A guide to motor vehicle expenses in New Zealand for sole traders

Cassie Burt | 4 MIN READ June 29, 2023

At Haven Accounting we know that understanding the process for claiming vehicle expenses in New Zealand can be confusing, especially if you’re new to the process. We created this guide to help you understand the requirements and methods to claim motor vehicle expenses. We hope this guide will help you navigate the process to possibly save you money whilst ensuring you’re compliant.

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What are motor vehicle expenses and who can claim them? 

Motor vehicle expenses include: 

  • buying petrol
  • getting a Warrant of Fitness
  • paying for maintenance and tyres
  • vehicle insurance
  • parking and tolls
  • road user charges

All self-employed people can claim business expenses against their income. If you use your vehicle for business you can claim a portion of your vehicle expenses which will reduce the amount you pay in tax. 

What is the difference between business and private use? How does that affect how much you can claim? 

Business use includes travel undertaken for business, for example visiting clients or collecting materials and stock. Whilst personal use includes, travelling between home and work, as well as any other personal travel. 

If you’re only using your vehicle for business purposes, you could claim the full running cost of the vehicle as business expense. However if you use your vehicle for both business and personal use, you can only claim the business percentage of the costs. 

If you use your vehicle for business and personal use you can claim up to 25% of your vehicle expenses before you need to keep a logbook (although you’ll still need to keep a record of expenses either way).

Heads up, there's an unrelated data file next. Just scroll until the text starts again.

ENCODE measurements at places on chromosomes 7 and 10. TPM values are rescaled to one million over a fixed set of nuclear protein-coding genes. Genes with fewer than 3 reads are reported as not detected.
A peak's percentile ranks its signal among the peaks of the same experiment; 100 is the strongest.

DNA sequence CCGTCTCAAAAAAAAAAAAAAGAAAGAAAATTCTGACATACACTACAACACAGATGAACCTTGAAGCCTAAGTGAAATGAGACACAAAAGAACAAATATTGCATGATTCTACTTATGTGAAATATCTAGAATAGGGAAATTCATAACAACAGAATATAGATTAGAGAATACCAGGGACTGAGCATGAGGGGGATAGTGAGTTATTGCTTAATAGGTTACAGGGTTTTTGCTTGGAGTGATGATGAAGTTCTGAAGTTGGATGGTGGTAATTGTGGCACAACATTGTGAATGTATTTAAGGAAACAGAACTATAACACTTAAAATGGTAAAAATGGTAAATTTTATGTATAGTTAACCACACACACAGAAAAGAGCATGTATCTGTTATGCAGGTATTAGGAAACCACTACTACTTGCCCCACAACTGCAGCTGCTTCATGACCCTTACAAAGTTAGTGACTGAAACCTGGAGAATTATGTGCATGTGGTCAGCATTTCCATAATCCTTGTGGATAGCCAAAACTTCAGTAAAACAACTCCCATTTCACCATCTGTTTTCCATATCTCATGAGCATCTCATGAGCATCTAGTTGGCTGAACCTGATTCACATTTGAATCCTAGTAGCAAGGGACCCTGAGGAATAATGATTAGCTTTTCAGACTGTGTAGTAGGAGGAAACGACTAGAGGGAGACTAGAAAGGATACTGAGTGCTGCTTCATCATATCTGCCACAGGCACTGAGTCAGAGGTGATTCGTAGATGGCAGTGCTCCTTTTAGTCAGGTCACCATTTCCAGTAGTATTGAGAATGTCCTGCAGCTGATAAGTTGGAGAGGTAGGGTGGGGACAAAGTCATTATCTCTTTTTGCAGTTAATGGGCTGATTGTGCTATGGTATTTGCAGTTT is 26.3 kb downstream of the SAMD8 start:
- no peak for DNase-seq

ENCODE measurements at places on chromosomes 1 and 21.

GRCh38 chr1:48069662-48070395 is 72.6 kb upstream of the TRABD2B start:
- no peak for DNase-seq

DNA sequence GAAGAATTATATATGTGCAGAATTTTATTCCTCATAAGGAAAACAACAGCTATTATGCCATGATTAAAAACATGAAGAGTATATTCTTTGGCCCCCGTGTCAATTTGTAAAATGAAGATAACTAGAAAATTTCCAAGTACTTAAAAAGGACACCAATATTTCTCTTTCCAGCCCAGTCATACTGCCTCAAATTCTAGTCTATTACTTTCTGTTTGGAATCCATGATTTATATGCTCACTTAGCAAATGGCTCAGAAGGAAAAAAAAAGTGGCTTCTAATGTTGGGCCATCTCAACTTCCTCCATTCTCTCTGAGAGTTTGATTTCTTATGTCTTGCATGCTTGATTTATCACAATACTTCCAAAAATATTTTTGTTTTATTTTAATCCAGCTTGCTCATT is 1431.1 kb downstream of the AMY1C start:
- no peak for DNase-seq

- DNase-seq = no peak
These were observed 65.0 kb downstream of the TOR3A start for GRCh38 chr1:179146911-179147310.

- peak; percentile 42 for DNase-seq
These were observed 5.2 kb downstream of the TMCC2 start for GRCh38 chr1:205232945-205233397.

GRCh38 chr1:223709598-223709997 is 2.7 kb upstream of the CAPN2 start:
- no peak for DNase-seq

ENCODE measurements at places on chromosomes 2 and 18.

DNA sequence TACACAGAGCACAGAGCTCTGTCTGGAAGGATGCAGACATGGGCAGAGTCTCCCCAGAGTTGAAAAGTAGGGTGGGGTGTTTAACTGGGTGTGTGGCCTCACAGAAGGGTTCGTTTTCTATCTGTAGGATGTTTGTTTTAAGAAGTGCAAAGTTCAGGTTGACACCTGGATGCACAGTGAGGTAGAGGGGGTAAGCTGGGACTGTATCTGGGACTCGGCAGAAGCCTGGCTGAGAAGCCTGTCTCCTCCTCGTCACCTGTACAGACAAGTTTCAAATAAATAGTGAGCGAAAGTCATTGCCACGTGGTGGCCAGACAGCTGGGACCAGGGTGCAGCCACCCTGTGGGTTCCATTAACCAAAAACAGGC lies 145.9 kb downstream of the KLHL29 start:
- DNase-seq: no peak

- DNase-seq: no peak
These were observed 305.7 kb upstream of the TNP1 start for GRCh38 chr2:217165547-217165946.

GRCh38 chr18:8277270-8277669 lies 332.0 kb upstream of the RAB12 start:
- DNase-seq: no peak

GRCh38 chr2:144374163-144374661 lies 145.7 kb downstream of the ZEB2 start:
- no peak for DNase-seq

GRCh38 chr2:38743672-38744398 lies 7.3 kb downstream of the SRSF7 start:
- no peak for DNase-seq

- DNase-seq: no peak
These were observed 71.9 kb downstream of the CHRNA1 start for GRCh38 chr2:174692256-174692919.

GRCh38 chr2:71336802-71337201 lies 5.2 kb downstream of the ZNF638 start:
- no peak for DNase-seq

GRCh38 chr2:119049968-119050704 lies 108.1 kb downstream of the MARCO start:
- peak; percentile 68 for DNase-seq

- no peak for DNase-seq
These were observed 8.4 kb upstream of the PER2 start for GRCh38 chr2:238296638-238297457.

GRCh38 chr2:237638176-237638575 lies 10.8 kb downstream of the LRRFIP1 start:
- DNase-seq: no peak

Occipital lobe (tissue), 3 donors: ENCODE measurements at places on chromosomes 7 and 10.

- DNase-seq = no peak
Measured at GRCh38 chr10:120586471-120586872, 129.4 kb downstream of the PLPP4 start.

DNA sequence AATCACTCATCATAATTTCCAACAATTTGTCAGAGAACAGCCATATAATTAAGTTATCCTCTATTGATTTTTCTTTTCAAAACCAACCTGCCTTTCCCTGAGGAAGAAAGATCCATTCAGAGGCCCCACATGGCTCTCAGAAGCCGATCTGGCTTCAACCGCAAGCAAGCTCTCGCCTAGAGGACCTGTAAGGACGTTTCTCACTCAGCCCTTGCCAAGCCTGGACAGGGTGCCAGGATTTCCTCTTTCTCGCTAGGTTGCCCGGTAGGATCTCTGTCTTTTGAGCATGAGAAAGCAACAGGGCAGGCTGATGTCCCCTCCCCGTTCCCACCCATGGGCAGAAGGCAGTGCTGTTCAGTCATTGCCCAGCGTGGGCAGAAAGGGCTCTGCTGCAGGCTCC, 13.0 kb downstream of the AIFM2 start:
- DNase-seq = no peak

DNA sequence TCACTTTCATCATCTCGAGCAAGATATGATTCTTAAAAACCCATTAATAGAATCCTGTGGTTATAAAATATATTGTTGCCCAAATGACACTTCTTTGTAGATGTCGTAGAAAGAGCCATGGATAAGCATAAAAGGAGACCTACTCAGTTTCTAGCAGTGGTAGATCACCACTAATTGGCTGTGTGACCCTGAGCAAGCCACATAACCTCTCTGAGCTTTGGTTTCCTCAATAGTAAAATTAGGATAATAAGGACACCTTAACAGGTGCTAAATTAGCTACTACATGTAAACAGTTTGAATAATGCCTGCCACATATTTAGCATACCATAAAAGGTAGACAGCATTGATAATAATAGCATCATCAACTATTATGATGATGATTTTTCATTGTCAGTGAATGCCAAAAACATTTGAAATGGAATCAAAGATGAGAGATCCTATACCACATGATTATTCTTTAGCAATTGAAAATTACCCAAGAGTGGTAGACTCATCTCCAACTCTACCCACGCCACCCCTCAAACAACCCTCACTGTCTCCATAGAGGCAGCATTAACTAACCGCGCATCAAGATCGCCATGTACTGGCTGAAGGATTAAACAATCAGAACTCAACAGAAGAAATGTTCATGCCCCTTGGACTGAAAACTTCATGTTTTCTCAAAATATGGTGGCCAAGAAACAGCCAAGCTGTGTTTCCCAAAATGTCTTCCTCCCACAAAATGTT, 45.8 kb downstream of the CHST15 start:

How do you calculate your business use?

If you’d like to claim more than 25%, there are 3 ways to calculate your business use:

1. Adding up the actual costs

You’ll need to keep a record of all business use and expenses during the tax year. To do this, you’ll need to keep an accurate record including the reason for all business travel, distances of all journeys and details of private and work-related expenses,

At the end of the tax year you add up the distances of all the business trips and divide it by the total distance the vehicle travelled during the year. This will give you the business use percentage which will be the amount you claim against your motor vehicle expenses.

2. Keeping a log book

Alternatively, you can keep a logbook to calculate your business use. The amount will be valid for 3 months every 3 years. Although you’ll still need to keep a record of expenses for the whole year. 

When keeping a log book the IRD suggests you need to record: 

  • The start date and the vehicle’s odometer reading on that date. 
  • The date, distance and reason for each business journey across a 90-day period. 
  • The end date of the 90-day period and the vehicle’s odometer reading on that date. 
  • Any other information the IRD might need to process your claim. 

At the end of the 90 days you then total up the distances of all business trips and divide it by the total distance the vehicle travelled during the test period. This will give you the business use percentage you can use for the next 3 years.

However if the proportion of your business use changes by more than 20% throughout the 3 years you’ll need to redo your logbook.

3. Kilometre rate method

The third option is using the Kilometre Rate method where the IRD sets the standard kilometre rate each year for petrol, diesel, hybrid and electric vehicles. The rate is in a two tier system:

  • Tier 1 is calculated as a combination of the vehicles’ fixed and running costs. It applies for the business portion of the first 14,000km travelled by a vehicle in a year.
  • Tier 2 accounts for running costs only and applies for the business portion of any travel in excess of 14,000km.

You’ll still need to record all of your business use during the tax year. If you’re using this method you don’t need to track your vehicle expenses as the kilometre rate covers depreciation and running costs. 

Your vehicle expense claim for the year is the total of your tier 1 and tier 2 deductions. To calculate your deductions: 

If you decide to use this method you must use it for the entire time that you own the vehicle.

How can Haven Accounting help? 

Haven Accounting is here to provide tax support for your business. We can act as an agent for all your tax and ACC-related matters and provide the right advice to ensure tax obligations are met. 


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